Pay attention to your body posture - unclench your hands, relax the muscles on your face. Make sure your other muscles are not tensed. Need to work on this - I try not to cross my arms - used to be a defensive stance as a kid

half-smile - send calming messages to your brain. Ca't really do this - he sees any emotion other than a mirror of his own anger as being patronizing, any sort of smile will escalate things (I've smirked inadvertently when I realize how ridiculous the statements or argument is and how silly it is for us to be arguing over who forgot the A1 sauce at the store.  So I tend to revert back to my gradeschool mask of a lack of emotion

validate and cheerlead yourself - you are doing the best that you can right now. Focus on the good Trying.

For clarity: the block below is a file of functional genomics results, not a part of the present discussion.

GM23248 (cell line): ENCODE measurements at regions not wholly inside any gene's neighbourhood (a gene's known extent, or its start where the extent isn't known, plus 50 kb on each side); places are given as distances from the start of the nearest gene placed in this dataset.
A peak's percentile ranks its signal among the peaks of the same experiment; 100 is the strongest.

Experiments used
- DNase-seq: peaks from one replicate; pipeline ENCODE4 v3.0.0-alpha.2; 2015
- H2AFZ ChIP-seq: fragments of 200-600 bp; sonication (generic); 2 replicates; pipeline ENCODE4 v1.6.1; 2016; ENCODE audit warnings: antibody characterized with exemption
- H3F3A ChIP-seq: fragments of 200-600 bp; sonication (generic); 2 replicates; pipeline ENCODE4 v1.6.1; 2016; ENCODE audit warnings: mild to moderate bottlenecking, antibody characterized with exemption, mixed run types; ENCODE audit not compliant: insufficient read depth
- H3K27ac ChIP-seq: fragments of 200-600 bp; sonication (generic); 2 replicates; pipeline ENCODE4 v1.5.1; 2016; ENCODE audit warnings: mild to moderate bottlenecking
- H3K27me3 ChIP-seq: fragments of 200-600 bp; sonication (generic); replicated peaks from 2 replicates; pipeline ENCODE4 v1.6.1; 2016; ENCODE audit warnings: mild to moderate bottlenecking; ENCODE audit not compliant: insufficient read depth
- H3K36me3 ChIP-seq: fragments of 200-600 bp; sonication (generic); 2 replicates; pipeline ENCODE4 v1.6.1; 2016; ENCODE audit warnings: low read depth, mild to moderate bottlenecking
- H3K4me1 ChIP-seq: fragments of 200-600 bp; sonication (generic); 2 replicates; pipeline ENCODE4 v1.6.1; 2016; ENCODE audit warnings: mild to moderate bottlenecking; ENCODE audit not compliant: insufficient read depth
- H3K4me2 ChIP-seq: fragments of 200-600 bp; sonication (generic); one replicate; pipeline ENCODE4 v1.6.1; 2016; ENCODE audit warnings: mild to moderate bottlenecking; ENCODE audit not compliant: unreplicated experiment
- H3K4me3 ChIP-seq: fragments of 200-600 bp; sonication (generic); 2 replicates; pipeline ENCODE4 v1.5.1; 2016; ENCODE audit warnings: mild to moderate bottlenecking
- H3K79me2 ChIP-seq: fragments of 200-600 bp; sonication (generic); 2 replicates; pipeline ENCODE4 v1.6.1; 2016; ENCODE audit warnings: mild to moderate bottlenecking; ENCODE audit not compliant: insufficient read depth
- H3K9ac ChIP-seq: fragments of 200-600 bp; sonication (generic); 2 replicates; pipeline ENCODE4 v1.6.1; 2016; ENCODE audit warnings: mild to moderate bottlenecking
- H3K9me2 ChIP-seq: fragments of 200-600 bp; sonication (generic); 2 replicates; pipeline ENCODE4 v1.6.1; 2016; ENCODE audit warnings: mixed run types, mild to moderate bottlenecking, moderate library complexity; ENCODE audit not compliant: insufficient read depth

#2) Validate (do this at every step) This is not so hard unless I'm being accused of something I know dang well I didn't do, think or say.

soothe your loved ones emotions by finding something to acknowledge.

*You are validating that you understand them.

*That you accept they have a right to their feelings. Even if you don't agree with them.

*That it is a reasonable possibility, and that others would feel the same way.

*That you have empathy for them (a true connection with what they are going through).

*That there is a kernel of truth to what they are expressing.

*That they have a legitimate right to feel as they do.

Whenever emotion begins to build, stop and validate again

#3) Ask/assess #4) #5)

specifically, but gently ask "how would you like me to help? Do you want me to listen, give advice, or help you figure out what to do?"